2) The people of the wealthier class are still people. It is noteworthy that their freedom can be limited even if they haven’t necessarily done anything wrong. In the viewpoint of many people, restricting such freedoms is simply indefensible, so how do you justify it?
3) I’m not defending the Tiananmen incident itself, I’m merely stating that people are not free to talk about it online. Neoliberal or not, should certain ideas be withheld from the public if the public truly is the final decider of justice?
And once again, I am simply playing Devil’s Advocate. I want to learn about your opinion by challenging it. Your viewpoint is very interesting, and I would like to understand the finer details of it. Please do not misinterpret my curiosity for anger or contempt. I enjoy a good debate sometimes, and I believe this is a good example of one.
1) I really can't give a generalized answer. It's due in part to my own philosophy that we should avoid over-generalizations. My ethics remain largely consistent across all contexts, but how they are to be implemented depends widely. In Cuba, for example, the revolutionary government is on the path towards ending the death penalty, and that makes sense in their country. But China is a world superpower, and the strength of anti-popular classes is flagrant. Additionally, having opened more to private initiative than Cuba, the Chinese officials are caught in acts of corruption with wealthy elites, of which there are simply fewer in Cuba. Or we can look at north Korea. Technically they're still at war, so the fact that they use the death penalty is another unique situation, because treason during wartime is a bigger deal than during peace.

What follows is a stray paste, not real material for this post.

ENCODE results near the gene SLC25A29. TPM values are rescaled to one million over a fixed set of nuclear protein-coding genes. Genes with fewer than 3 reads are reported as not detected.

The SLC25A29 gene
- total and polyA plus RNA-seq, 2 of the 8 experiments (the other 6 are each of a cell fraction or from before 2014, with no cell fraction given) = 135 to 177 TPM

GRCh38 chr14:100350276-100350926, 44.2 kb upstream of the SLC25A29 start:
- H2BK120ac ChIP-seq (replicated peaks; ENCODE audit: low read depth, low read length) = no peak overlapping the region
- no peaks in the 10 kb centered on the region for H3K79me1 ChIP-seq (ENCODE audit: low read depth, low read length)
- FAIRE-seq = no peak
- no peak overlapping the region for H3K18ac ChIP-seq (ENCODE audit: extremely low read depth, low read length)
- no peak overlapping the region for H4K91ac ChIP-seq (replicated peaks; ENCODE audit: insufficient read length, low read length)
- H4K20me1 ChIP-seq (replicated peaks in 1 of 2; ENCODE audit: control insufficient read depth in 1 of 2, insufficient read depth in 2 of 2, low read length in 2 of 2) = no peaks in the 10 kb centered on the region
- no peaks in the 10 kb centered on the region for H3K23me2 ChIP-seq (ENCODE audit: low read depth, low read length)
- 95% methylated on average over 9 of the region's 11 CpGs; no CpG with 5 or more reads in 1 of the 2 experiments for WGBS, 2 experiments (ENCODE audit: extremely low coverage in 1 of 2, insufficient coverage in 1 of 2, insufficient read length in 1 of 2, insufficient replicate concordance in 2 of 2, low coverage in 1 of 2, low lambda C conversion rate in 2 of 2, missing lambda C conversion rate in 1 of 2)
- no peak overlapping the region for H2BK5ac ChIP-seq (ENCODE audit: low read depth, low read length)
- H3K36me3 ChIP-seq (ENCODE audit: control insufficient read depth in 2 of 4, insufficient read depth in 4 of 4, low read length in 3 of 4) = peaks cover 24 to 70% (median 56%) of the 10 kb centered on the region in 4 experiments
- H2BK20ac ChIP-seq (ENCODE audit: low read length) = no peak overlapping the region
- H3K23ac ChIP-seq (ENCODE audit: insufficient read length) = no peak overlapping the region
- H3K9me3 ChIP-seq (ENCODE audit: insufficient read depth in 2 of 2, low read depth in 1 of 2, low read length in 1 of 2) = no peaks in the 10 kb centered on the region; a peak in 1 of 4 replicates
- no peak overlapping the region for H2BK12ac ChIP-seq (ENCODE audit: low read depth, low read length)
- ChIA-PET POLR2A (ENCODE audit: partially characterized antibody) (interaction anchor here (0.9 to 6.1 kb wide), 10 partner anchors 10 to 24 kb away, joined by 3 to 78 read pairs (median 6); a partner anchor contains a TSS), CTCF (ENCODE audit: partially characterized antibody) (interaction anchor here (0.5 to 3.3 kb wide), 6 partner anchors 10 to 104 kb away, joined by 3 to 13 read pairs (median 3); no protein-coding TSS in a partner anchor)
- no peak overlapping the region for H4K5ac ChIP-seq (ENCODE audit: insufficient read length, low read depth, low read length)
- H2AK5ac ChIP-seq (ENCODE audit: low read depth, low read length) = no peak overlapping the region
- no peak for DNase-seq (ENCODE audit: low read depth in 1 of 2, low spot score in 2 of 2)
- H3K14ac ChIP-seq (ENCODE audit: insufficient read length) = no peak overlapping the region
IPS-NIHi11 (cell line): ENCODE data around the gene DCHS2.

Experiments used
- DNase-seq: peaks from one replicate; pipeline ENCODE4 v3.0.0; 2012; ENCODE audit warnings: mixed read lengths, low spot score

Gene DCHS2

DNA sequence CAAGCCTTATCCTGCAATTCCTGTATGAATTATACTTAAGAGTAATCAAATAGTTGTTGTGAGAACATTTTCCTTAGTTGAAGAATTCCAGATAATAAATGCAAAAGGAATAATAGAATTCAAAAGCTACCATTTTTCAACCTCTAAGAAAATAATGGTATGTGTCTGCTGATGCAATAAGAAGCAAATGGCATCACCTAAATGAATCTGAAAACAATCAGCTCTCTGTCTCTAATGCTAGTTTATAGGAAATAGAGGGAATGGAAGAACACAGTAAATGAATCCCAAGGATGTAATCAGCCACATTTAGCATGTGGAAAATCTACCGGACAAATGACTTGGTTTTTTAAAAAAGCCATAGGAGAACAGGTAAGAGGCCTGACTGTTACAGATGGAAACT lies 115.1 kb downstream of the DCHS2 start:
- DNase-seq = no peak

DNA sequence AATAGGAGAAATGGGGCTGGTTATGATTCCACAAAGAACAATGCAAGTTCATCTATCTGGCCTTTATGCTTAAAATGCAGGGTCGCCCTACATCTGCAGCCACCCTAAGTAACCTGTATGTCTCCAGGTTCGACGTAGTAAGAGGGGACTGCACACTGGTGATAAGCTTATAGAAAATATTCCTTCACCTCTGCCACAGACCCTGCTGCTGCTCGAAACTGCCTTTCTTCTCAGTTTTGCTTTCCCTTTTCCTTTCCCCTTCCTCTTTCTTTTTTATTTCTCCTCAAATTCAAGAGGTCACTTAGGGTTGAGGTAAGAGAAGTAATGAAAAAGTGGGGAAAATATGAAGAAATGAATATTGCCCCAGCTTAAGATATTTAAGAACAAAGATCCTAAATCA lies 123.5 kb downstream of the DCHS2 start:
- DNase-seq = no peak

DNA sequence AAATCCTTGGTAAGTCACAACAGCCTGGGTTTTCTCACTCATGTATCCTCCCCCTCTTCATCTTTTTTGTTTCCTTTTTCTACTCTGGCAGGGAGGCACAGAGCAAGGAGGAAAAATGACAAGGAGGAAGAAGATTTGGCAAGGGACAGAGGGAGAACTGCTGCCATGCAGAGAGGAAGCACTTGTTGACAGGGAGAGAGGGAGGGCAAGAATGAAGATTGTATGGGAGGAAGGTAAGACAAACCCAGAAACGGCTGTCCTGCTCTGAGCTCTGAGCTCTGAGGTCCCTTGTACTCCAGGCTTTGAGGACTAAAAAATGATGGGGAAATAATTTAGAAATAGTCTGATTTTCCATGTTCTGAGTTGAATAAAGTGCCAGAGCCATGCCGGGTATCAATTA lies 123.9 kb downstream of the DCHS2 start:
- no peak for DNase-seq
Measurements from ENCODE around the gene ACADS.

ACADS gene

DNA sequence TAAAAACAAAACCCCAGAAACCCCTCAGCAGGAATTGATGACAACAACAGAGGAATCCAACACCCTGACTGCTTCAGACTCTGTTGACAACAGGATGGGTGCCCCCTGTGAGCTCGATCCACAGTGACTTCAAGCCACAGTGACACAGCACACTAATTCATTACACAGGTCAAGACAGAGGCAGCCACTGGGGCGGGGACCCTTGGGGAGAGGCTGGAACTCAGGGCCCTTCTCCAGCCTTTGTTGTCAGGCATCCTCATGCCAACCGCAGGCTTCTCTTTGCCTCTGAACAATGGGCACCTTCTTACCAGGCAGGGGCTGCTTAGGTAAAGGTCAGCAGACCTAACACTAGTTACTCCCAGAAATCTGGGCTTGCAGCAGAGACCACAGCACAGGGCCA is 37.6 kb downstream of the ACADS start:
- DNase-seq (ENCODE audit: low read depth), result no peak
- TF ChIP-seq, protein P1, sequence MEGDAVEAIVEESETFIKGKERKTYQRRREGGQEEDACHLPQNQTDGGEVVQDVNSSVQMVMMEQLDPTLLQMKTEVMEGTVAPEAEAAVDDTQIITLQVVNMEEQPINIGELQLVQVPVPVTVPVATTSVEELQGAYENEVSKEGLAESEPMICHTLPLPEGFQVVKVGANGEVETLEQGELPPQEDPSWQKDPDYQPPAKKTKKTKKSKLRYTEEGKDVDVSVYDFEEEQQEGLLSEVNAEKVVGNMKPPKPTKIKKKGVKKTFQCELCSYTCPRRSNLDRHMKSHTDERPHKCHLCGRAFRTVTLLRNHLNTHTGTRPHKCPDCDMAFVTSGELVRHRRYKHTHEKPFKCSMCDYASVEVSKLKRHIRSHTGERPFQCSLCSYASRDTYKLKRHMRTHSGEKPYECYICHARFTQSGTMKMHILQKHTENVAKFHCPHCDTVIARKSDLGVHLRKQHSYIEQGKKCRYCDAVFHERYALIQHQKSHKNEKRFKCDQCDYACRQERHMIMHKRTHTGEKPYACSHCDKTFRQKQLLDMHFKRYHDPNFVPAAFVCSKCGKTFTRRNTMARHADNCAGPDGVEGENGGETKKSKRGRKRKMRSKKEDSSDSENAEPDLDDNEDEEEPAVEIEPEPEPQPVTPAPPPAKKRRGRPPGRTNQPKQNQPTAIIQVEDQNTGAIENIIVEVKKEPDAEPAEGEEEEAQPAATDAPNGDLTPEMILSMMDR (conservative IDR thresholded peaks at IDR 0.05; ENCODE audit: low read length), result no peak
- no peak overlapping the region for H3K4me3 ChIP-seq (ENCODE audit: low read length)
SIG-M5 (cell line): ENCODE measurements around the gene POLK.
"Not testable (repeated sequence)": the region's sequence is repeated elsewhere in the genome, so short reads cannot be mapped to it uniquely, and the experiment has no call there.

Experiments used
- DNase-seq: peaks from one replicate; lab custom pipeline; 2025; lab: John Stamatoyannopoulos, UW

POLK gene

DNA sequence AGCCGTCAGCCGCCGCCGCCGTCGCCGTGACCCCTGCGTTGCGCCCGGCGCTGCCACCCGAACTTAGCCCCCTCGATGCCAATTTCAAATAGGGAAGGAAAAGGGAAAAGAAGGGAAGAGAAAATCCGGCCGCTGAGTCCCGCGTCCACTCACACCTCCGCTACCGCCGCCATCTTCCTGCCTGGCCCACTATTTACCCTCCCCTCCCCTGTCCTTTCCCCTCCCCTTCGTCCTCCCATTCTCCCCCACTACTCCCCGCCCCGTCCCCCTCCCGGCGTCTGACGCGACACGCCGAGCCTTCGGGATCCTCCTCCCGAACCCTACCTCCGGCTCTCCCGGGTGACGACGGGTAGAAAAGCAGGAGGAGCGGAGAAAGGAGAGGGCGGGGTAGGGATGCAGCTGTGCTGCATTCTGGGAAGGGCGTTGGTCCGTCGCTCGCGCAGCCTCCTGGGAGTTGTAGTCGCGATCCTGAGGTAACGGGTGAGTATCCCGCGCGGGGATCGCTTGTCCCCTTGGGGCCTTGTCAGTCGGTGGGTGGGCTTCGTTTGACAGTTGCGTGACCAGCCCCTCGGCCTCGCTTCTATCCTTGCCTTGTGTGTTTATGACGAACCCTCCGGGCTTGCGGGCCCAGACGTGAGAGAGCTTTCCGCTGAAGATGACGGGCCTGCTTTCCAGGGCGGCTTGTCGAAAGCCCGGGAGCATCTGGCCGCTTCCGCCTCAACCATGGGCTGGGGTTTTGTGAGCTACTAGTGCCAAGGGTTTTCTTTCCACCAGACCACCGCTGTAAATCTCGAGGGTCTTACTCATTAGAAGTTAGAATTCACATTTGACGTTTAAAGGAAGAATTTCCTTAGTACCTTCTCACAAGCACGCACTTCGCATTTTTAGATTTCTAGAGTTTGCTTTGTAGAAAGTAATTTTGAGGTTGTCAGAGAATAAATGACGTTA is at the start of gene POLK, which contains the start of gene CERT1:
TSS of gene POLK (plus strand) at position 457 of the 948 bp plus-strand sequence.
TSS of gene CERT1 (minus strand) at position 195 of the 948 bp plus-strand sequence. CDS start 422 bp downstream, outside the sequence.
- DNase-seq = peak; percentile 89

I really can't give you a more precise answer than "it depends," because conditions from one case to another and from one country to another are vast.
2) According to the Maoist formulation, which I find convincing, the capitalist class is by nature opportunistic. If it is in its interests, it can support anti-imperialist revolution. If it is not, it will side with the imperialists against the revolution. The goal of the phase of Maoist construction was to allow the capitalist class to contribute to the economic life of the country without controlling its political life, which needs to represent all the people. The capitalist class, when it possesses exclusive political power, alienates the masses and permits the country to become subjugated to imperialism and neocolonialism. This is not the case when the working classes are the leaders of the revolution.
We have to recognize the reality that there is a difference between the capitalist class and the masses. We need to recognize the diversity in order to unite the struggle, to paraphrase revolutionary Egyptian economist Samir Amin.
That means that we need to be prepared to operate with different policies against the capitalist class compared to how we treat the masses. The masses should be at the heart of the revolutionary struggle, and the capitalist class can come along for the ride, but, conscious of their opportunistic nature, the capitalist class can not operate with all the liberty that the masses should be permitted.
Furthermore, it is important to remember the famous formulation by Lenin in his book, "The State and the Revolution": he says that freedom in capitalism is like freedom in the Ancient Greek city-states: freedom for the slave owners. How is this relevant to China? It means that due to their wealth, the capitalist class already enjoins a great amount of freedom compared to the masses. In order that the freedom for capitalists doesn't trample freedom for everyone else, it is necessary for the state to take certain interventions in so-called individual, liberal rights.